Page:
Just like the villagers at the beginning of Beauty and the Beast, France is throwing open its windows and yelling “Bonjour!” to the streets as cafes, stores and, most importantly in the kids industry, TV and film productions open back up.
But even as live-action productions resume, France Télévisions is taking this time to transition slowly and decide what’s next for the broadcaster.
“We have more questions than answers at the moment,” says Tiphaine De Raguenel, director of young audiences and animation at France Télévisions.
What she knows for sure though is that as more things open up, the pubcaster will lean heavily on decisions it made while in lockdown that worked well to inform how the team commissions in the next few months.
When the lockdown orders came in for France in March, the broadcaster had to quickly update its programming to be relevant and contemporary for kids. An immediate issue to address what the lack of schooling, so De Raguenel commissioned a new show called La Maison Lumni (Lumni House, pictured), which has been running daily on France 4 since lockdowns began, and will continue until at least July 4 (when school typically finishes for the summer holidays).
The daily classroom is taught by real teachers who were brought into a studio with a skeleton crew and social distancing in place. Each grade, from primary up to high school, gets a dedicated half-hour, with subjects such as math and literature rotating daily.
De Raguenel says the show was a big success, especially the first two weeks in lockdown when schools hadn’t launched their virtual classrooms yet. The series might stick around for the summer holidays as a revision or studying show to help kids retain what they learned during the year, but that decision hasn’t been finalized.
La Maison Lumni was commissioned and put together in only three days, which De Raguenel says was a challenge but showed her that as a broadcaster, it could be moving much quicker.
“That’s a key learning from this period—we have the capacity at France TV to be very agile and to adapt very quickly,” she says.
The other way that France TV adapted quickly was through its new digital SVOD platform Okoo, for which the kids team commissioned Allô Okoo. The daily series answers three questions from kids about COVID-19, pandemic, life in lockdown and more. Some of the segments are animated, but most are live questionnaires with experts, including France’s Minister of Health and Minister of Education.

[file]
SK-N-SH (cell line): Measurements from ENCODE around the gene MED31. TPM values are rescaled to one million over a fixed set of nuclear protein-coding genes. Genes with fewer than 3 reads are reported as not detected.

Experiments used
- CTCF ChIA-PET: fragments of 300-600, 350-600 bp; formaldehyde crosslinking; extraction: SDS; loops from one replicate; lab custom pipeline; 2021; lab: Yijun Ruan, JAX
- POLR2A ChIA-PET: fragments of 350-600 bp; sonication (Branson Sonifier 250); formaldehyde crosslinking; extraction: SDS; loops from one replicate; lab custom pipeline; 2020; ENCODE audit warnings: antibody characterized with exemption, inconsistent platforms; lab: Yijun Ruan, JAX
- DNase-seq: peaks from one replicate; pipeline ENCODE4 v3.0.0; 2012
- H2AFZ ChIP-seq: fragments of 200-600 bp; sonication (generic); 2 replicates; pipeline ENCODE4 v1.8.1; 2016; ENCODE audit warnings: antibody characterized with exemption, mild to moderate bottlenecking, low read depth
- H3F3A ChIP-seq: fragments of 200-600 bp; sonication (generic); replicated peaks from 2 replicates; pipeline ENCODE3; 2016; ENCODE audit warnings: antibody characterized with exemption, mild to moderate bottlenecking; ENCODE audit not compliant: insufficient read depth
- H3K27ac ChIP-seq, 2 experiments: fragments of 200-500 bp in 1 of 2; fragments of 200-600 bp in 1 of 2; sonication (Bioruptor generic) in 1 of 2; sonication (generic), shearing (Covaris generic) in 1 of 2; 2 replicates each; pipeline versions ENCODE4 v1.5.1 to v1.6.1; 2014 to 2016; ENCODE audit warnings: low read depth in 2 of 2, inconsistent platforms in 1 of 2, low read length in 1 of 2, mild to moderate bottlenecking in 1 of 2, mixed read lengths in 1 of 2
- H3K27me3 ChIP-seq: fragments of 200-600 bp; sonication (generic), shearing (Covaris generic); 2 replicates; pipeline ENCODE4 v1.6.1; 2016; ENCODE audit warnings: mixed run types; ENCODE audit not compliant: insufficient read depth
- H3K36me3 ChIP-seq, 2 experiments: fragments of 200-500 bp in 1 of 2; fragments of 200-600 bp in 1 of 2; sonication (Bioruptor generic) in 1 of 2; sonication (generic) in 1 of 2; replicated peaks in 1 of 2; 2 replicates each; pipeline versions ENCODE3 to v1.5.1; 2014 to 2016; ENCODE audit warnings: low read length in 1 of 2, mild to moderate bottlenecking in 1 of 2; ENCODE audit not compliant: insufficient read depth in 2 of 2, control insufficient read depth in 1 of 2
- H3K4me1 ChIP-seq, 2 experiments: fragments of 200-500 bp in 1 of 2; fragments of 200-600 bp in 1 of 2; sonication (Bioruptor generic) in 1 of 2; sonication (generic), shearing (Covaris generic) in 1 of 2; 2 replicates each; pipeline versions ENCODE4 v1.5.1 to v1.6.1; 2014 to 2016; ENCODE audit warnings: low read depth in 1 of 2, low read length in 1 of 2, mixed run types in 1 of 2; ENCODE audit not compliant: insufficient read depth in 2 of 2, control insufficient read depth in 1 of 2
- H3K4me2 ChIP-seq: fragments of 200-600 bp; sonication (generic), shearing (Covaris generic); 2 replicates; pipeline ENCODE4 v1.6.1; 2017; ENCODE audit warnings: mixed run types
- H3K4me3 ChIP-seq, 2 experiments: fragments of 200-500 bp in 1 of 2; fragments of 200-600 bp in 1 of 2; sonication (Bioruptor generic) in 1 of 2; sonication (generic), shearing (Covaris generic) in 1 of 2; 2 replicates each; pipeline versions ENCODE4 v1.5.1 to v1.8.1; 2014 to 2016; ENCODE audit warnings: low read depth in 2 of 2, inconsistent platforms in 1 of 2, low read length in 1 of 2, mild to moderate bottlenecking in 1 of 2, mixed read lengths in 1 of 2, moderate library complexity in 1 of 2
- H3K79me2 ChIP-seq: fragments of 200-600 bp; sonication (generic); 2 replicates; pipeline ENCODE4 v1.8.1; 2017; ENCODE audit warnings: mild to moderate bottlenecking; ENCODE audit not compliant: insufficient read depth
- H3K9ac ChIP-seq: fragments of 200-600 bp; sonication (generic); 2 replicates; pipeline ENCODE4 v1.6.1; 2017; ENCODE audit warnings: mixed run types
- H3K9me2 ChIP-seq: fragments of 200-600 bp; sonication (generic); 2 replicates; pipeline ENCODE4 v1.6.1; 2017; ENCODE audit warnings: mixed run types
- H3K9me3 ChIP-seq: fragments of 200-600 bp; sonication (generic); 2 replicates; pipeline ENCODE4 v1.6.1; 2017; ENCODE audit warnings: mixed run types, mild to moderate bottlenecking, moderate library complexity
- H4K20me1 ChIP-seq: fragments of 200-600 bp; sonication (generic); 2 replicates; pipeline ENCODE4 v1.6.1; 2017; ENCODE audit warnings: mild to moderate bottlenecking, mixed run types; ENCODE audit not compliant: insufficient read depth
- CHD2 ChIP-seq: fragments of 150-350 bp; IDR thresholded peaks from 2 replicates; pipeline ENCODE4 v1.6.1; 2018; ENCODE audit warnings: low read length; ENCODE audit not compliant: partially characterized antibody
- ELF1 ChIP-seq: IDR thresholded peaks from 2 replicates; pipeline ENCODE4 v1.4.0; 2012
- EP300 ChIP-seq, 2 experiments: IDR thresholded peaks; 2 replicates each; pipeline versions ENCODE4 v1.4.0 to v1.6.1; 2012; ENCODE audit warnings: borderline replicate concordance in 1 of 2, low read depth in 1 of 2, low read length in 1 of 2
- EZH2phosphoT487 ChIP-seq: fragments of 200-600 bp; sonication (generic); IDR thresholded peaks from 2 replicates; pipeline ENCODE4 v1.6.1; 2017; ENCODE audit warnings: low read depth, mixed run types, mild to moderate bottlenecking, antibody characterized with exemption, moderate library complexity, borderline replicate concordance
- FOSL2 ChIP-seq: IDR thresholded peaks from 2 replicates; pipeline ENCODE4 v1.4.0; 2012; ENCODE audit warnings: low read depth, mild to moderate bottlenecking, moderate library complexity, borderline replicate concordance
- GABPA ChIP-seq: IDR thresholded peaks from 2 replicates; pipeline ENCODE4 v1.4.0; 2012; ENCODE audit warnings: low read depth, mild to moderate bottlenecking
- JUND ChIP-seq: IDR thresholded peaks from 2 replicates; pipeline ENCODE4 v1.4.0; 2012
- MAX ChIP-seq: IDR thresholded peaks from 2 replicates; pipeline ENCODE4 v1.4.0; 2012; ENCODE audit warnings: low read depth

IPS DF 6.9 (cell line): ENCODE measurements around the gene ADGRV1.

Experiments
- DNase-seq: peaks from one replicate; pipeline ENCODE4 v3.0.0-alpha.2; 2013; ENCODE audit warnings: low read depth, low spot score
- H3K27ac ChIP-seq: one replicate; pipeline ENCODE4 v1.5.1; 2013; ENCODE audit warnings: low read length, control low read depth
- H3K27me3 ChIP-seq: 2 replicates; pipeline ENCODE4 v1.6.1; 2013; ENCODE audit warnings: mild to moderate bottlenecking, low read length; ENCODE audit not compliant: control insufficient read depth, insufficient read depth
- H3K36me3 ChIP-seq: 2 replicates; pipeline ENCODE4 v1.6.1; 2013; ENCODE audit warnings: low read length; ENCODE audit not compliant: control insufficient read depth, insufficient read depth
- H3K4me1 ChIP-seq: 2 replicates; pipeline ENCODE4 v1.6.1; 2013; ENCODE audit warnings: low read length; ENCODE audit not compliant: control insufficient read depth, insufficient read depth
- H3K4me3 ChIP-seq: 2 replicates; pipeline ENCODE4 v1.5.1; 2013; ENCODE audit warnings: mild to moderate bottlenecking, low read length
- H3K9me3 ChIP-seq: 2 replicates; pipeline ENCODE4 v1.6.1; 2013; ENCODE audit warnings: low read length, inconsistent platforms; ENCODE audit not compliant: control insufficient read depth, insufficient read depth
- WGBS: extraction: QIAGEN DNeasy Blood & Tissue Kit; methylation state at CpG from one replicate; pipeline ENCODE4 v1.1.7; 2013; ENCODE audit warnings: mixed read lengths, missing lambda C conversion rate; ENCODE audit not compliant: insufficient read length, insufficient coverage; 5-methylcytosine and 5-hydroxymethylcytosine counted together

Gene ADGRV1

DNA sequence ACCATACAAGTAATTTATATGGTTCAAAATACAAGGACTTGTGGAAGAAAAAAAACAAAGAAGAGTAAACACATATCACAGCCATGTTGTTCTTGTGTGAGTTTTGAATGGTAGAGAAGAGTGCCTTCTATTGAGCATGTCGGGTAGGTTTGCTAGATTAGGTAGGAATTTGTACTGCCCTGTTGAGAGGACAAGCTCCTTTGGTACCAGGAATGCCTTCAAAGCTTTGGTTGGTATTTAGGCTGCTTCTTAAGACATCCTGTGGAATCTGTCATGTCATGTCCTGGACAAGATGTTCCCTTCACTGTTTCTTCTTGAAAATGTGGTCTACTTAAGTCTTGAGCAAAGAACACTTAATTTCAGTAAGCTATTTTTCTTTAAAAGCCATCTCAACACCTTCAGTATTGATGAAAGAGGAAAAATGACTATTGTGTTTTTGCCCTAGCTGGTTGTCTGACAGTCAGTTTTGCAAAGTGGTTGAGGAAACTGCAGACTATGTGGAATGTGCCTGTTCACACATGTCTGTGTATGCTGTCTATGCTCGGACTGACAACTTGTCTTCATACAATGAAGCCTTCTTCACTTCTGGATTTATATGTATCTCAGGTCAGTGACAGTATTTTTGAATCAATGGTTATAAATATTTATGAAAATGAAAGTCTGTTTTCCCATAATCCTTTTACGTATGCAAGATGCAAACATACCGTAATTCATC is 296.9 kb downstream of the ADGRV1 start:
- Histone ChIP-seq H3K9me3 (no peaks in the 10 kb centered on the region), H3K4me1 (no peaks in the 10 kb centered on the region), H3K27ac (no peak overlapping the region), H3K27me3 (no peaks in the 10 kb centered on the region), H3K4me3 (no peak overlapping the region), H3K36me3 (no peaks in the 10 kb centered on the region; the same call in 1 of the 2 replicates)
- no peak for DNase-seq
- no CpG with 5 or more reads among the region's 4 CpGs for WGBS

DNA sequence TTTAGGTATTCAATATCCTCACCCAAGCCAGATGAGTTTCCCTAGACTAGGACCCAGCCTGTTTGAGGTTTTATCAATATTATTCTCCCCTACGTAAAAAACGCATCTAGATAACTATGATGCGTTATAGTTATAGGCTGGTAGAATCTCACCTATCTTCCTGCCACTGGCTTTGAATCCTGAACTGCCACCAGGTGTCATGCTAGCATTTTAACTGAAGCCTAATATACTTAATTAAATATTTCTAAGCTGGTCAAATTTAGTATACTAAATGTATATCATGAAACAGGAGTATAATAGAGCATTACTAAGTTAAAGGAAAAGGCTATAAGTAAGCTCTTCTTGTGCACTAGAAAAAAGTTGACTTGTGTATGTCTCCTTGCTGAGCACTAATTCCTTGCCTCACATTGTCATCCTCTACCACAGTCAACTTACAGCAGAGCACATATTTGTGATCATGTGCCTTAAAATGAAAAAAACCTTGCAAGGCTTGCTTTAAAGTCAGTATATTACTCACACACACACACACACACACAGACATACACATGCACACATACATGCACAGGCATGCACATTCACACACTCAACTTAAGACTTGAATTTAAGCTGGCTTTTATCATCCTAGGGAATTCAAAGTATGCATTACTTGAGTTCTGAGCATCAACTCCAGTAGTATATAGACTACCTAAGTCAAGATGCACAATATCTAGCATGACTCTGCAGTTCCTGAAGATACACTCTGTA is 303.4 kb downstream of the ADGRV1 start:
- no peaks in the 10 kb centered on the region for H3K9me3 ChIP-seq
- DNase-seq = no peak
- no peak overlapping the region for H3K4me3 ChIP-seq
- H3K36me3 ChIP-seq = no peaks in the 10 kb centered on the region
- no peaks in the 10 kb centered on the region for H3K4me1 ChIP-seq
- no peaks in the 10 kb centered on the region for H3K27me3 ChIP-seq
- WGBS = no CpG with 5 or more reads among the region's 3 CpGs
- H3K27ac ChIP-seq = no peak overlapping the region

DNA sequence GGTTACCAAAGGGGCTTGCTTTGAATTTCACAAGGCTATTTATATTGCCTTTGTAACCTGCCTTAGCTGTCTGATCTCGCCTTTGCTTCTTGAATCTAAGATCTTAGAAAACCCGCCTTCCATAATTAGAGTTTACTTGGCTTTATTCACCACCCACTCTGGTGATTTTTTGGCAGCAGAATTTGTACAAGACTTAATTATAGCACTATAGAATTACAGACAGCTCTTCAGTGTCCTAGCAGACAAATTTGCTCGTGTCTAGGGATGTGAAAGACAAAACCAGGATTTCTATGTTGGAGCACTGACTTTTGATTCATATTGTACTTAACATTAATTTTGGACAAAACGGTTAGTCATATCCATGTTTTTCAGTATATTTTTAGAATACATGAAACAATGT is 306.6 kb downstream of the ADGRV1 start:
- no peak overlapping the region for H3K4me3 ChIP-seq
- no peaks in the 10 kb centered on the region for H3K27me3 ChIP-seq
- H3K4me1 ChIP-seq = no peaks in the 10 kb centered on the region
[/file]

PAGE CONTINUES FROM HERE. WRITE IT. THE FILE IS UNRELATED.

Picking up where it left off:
Allô Okoo will break during summer holidays, but then De Raguenel hopes to bring it back in the fall to tackle questions kids have about daily life.
Okoo itself did well in lockdown. After only launching in December it now reaches three million kids per week (40% of the total child population in France). The viewership doubled in lockdown, and had nearly 40 million views in April.
While France 4 and Okoo have always had elements of educational content, De Raguenel saw just how well educational content and edutainment performed, and wants more moving forward.
She also believes that once lockdowns are lifted, kids won’t want to dwell on the past. “I’m sure kids will need a lot of content to entertain themselves and feel happy again, so we need to be very reassuring for kids and give them a feeling that normal life has returned,” says De Raguenel.
Looking forward, France TV maintained its budget across platforms to pick up new series, as the animation budget was largely unaffected. Some of the live-action funding was diverted to COVID-19 content though, as the broadcaster reprioritized money to those quickly commissioned shows.
For future pitches, she says producers should keep in mind that live-action content won’t be ready for at least four months, and animation is two years away, so pitches shouldn’t be all about COVID-19.
“We are trying to figure out how to best represent kids by being contemporary in a situation that is changing very fast.”
While live-action dramas and most animations can mention the lockdown in passing as something kids all experienced, it shouldn’t focus entirely on the concept or even have an episode dedicated to it. For preschool, De Raguenel suggests avoiding the idea entirely and not directly referencing it.